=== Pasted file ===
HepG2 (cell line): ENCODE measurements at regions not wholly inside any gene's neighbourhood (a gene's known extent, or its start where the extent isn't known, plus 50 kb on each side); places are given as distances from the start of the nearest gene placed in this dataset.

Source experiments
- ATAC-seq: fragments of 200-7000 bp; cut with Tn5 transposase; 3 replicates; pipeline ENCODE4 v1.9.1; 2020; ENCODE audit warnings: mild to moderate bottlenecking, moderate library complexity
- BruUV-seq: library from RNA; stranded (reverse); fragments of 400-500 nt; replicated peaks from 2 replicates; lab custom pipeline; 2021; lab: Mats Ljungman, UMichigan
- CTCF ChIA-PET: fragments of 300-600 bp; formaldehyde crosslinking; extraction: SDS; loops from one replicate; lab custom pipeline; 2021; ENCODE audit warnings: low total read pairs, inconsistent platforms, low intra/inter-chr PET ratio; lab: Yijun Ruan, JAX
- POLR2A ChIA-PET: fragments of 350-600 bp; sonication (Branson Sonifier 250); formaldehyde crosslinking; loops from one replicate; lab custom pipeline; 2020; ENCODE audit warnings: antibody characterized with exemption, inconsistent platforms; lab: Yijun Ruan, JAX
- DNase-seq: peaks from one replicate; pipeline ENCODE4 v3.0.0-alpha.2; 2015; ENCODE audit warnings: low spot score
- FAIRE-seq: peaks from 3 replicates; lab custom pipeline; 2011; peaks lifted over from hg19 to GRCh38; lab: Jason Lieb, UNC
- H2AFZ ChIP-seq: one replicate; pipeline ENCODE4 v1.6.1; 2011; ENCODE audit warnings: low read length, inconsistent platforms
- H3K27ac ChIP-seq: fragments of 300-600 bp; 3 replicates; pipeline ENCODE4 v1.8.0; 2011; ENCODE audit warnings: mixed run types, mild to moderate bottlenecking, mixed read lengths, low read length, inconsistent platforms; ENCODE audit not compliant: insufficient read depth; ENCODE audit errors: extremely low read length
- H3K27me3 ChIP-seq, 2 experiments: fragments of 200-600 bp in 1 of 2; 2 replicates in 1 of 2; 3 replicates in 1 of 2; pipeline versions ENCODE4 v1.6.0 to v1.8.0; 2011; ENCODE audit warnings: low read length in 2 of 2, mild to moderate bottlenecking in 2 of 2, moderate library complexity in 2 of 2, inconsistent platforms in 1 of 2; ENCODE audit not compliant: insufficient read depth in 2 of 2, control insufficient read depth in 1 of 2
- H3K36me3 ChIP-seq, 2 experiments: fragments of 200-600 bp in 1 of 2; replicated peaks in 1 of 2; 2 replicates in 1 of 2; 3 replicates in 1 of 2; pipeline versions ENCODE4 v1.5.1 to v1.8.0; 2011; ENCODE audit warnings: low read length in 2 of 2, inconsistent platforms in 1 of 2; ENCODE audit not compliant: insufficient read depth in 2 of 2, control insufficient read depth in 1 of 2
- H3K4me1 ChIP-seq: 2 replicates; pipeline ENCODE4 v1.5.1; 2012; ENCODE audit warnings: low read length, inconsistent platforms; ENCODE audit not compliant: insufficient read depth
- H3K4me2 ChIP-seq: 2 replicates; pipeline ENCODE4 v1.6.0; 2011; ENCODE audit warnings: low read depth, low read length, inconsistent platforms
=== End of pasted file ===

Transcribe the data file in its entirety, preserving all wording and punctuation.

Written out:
HepG2 (cell line): ENCODE measurements at regions not wholly inside any gene's neighbourhood (a gene's known extent, or its start where the extent isn't known, plus 50 kb on each side); places are given as distances from the start of the nearest gene placed in this dataset.

Source experiments
- ATAC-seq: fragments of 200-7000 bp; cut with Tn5 transposase; 3 replicates; pipeline ENCODE4 v1.9.1; 2020; ENCODE audit warnings: mild to moderate bottlenecking, moderate library complexity
- BruUV-seq: library from RNA; stranded (reverse); fragments of 400-500 nt; replicated peaks from 2 replicates; lab custom pipeline; 2021; lab: Mats Ljungman, UMichigan
- CTCF ChIA-PET: fragments of 300-600 bp; formaldehyde crosslinking; extraction: SDS; loops from one replicate; lab custom pipeline; 2021; ENCODE audit warnings: low total read pairs, inconsistent platforms, low intra/inter-chr PET ratio; lab: Yijun Ruan, JAX
- POLR2A ChIA-PET: fragments of 350-600 bp; sonication (Branson Sonifier 250); formaldehyde crosslinking; loops from one replicate; lab custom pipeline; 2020; ENCODE audit warnings: antibody characterized with exemption, inconsistent platforms; lab: Yijun Ruan, JAX
- DNase-seq: peaks from one replicate; pipeline ENCODE4 v3.0.0-alpha.2; 2015; ENCODE audit warnings: low spot score
- FAIRE-seq: peaks from 3 replicates; lab custom pipeline; 2011; peaks lifted over from hg19 to GRCh38; lab: Jason Lieb, UNC
- H2AFZ ChIP-seq: one replicate; pipeline ENCODE4 v1.6.1; 2011; ENCODE audit warnings: low read length, inconsistent platforms
- H3K27ac ChIP-seq: fragments of 300-600 bp; 3 replicates; pipeline ENCODE4 v1.8.0; 2011; ENCODE audit warnings: mixed run types, mild to moderate bottlenecking, mixed read lengths, low read length, inconsistent platforms; ENCODE audit not compliant: insufficient read depth; ENCODE audit errors: extremely low read length
- H3K27me3 ChIP-seq, 2 experiments: fragments of 200-600 bp in 1 of 2; 2 replicates in 1 of 2; 3 replicates in 1 of 2; pipeline versions ENCODE4 v1.6.0 to v1.8.0; 2011; ENCODE audit warnings: low read length in 2 of 2, mild to moderate bottlenecking in 2 of 2, moderate library complexity in 2 of 2, inconsistent platforms in 1 of 2; ENCODE audit not compliant: insufficient read depth in 2 of 2, control insufficient read depth in 1 of 2
- H3K36me3 ChIP-seq, 2 experiments: fragments of 200-600 bp in 1 of 2; replicated peaks in 1 of 2; 2 replicates in 1 of 2; 3 replicates in 1 of 2; pipeline versions ENCODE4 v1.5.1 to v1.8.0; 2011; ENCODE audit warnings: low read length in 2 of 2, inconsistent platforms in 1 of 2; ENCODE audit not compliant: insufficient read depth in 2 of 2, control insufficient read depth in 1 of 2
- H3K4me1 ChIP-seq: 2 replicates; pipeline ENCODE4 v1.5.1; 2012; ENCODE audit warnings: low read length, inconsistent platforms; ENCODE audit not compliant: insufficient read depth
- H3K4me2 ChIP-seq: 2 replicates; pipeline ENCODE4 v1.6.0; 2011; ENCODE audit warnings: low read depth, low read length, inconsistent platforms